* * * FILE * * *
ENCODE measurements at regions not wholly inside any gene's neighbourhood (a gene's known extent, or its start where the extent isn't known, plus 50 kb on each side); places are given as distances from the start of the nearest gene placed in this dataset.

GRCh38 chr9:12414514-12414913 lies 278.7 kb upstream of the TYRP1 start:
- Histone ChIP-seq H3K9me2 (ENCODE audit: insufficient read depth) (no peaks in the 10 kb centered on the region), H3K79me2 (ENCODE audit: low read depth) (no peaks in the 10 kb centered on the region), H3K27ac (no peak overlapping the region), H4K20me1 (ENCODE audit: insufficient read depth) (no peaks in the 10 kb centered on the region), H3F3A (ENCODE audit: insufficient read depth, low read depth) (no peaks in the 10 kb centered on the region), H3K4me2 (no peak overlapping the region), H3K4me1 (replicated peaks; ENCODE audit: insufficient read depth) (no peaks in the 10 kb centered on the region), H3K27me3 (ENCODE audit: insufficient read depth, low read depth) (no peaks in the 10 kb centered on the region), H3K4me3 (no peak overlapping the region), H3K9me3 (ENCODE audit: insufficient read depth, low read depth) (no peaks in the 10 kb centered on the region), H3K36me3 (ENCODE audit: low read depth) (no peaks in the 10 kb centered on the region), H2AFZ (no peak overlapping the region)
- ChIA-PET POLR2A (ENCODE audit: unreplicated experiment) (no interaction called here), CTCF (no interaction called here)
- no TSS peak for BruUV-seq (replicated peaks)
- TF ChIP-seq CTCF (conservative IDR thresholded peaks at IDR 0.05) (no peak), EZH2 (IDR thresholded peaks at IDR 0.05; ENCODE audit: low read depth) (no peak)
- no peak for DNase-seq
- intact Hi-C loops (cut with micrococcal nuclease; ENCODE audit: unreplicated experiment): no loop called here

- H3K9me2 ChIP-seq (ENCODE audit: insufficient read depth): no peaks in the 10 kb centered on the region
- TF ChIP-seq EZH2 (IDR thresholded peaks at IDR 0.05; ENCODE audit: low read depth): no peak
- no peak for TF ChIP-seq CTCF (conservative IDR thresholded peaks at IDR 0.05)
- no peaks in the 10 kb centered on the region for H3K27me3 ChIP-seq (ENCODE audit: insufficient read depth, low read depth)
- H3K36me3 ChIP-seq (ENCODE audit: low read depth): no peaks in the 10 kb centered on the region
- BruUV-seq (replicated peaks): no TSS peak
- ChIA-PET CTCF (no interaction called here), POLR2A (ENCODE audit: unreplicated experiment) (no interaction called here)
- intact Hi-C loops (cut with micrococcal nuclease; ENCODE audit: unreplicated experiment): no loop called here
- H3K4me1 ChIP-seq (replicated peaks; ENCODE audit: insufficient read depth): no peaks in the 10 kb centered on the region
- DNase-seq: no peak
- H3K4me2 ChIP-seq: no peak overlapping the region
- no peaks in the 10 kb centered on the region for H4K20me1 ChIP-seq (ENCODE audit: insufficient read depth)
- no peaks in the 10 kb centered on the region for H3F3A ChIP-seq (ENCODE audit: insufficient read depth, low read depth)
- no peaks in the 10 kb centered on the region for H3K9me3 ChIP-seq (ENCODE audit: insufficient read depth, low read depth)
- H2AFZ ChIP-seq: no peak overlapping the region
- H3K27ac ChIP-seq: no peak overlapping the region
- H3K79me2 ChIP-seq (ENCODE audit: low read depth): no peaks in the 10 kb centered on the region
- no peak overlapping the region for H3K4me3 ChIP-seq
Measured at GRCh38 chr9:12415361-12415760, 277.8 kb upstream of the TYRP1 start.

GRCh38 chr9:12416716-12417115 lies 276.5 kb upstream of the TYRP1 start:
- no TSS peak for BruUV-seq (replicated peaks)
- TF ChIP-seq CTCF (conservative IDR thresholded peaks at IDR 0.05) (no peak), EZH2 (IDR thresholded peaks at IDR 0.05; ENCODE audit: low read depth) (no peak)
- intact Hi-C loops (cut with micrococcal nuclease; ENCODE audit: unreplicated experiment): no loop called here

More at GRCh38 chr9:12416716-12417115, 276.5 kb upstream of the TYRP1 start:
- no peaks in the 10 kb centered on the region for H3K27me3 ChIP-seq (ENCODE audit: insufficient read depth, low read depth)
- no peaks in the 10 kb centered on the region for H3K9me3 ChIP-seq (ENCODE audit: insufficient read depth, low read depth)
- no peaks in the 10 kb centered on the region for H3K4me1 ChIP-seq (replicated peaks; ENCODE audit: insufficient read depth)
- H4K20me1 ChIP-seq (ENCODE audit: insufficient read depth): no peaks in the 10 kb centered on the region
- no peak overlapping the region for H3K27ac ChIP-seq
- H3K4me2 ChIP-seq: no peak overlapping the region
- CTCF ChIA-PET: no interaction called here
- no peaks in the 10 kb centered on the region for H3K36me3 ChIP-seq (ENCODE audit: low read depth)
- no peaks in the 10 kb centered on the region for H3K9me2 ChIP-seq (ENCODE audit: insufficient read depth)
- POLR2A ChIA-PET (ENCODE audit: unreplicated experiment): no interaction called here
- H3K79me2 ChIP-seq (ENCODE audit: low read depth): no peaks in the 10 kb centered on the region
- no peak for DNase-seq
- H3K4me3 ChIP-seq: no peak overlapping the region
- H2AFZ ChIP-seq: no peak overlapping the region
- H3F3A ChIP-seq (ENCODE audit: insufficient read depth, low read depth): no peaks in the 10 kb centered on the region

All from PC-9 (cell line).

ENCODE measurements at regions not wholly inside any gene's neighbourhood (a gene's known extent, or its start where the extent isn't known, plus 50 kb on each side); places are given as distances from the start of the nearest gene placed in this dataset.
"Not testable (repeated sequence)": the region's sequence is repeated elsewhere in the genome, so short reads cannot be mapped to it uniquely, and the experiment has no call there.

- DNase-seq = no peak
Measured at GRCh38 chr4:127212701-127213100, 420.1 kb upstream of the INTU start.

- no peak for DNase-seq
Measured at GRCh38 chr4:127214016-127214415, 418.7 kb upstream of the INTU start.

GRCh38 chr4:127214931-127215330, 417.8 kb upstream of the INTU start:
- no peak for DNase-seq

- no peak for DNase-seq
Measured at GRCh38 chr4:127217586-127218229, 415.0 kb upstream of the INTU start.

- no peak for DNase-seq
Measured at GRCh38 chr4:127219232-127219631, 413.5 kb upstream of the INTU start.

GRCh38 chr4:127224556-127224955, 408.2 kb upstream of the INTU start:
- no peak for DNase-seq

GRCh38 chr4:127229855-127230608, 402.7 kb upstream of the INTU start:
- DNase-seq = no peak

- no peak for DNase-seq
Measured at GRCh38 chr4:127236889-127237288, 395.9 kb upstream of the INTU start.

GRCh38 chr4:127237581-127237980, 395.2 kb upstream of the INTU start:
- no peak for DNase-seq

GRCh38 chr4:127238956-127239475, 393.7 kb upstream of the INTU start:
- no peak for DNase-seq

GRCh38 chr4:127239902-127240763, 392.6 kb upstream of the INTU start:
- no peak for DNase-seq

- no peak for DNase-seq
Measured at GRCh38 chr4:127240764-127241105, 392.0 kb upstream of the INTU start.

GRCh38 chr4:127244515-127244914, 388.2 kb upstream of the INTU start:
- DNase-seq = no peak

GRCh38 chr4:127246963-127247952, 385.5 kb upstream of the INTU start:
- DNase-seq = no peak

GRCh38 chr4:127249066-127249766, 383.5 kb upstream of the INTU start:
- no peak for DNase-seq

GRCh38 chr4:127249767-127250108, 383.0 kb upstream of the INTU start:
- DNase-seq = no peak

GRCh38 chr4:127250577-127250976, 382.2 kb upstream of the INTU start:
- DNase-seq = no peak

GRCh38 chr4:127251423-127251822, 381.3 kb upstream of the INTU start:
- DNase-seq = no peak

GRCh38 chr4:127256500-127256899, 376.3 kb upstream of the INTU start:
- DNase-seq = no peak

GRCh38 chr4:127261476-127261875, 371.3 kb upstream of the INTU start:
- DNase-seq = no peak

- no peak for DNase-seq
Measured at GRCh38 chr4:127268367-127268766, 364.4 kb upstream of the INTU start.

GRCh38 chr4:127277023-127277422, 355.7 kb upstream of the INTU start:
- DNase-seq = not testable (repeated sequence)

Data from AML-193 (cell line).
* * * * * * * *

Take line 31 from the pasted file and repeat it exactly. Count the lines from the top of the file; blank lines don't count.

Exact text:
- intact Hi-C loops (cut with micrococcal nuclease; ENCODE audit: unreplicated experiment): no loop called here